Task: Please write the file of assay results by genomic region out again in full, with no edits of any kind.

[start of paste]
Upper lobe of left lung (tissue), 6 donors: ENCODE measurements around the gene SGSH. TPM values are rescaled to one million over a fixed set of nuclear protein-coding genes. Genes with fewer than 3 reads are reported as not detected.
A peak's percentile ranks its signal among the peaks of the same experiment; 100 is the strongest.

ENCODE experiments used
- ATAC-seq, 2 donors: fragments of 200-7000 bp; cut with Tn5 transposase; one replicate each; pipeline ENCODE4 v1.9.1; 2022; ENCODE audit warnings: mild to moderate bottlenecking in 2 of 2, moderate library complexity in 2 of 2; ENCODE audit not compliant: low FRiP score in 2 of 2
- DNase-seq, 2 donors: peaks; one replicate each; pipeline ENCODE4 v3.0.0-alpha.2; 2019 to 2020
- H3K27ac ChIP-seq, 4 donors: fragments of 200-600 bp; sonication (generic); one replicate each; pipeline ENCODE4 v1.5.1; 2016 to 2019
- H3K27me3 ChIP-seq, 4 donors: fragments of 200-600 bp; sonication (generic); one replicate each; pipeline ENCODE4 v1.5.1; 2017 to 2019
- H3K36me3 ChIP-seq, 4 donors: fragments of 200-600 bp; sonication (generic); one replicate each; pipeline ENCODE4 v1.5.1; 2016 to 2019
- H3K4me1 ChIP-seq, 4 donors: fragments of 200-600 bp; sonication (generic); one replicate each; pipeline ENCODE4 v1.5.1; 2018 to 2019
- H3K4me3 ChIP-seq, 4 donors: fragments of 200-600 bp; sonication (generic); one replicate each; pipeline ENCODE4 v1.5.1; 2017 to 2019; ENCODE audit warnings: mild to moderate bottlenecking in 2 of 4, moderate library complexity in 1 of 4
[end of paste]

Upper lobe of left lung (tissue), 6 donors: ENCODE measurements around the gene SGSH. TPM values are rescaled to one million over a fixed set of nuclear protein-coding genes. Genes with fewer than 3 reads are reported as not detected.
A peak's percentile ranks its signal among the peaks of the same experiment; 100 is the strongest.

ENCODE experiments used
- ATAC-seq, 2 donors: fragments of 200-7000 bp; cut with Tn5 transposase; one replicate each; pipeline ENCODE4 v1.9.1; 2022; ENCODE audit warnings: mild to moderate bottlenecking in 2 of 2, moderate library complexity in 2 of 2; ENCODE audit not compliant: low FRiP score in 2 of 2
- DNase-seq, 2 donors: peaks; one replicate each; pipeline ENCODE4 v3.0.0-alpha.2; 2019 to 2020
- H3K27ac ChIP-seq, 4 donors: fragments of 200-600 bp; sonication (generic); one replicate each; pipeline ENCODE4 v1.5.1; 2016 to 2019
- H3K27me3 ChIP-seq, 4 donors: fragments of 200-600 bp; sonication (generic); one replicate each; pipeline ENCODE4 v1.5.1; 2017 to 2019
- H3K36me3 ChIP-seq, 4 donors: fragments of 200-600 bp; sonication (generic); one replicate each; pipeline ENCODE4 v1.5.1; 2016 to 2019
- H3K4me1 ChIP-seq, 4 donors: fragments of 200-600 bp; sonication (generic); one replicate each; pipeline ENCODE4 v1.5.1; 2018 to 2019
- H3K4me3 ChIP-seq, 4 donors: fragments of 200-600 bp; sonication (generic); one replicate each; pipeline ENCODE4 v1.5.1; 2017 to 2019; ENCODE audit warnings: mild to moderate bottlenecking in 2 of 4, moderate library complexity in 1 of 4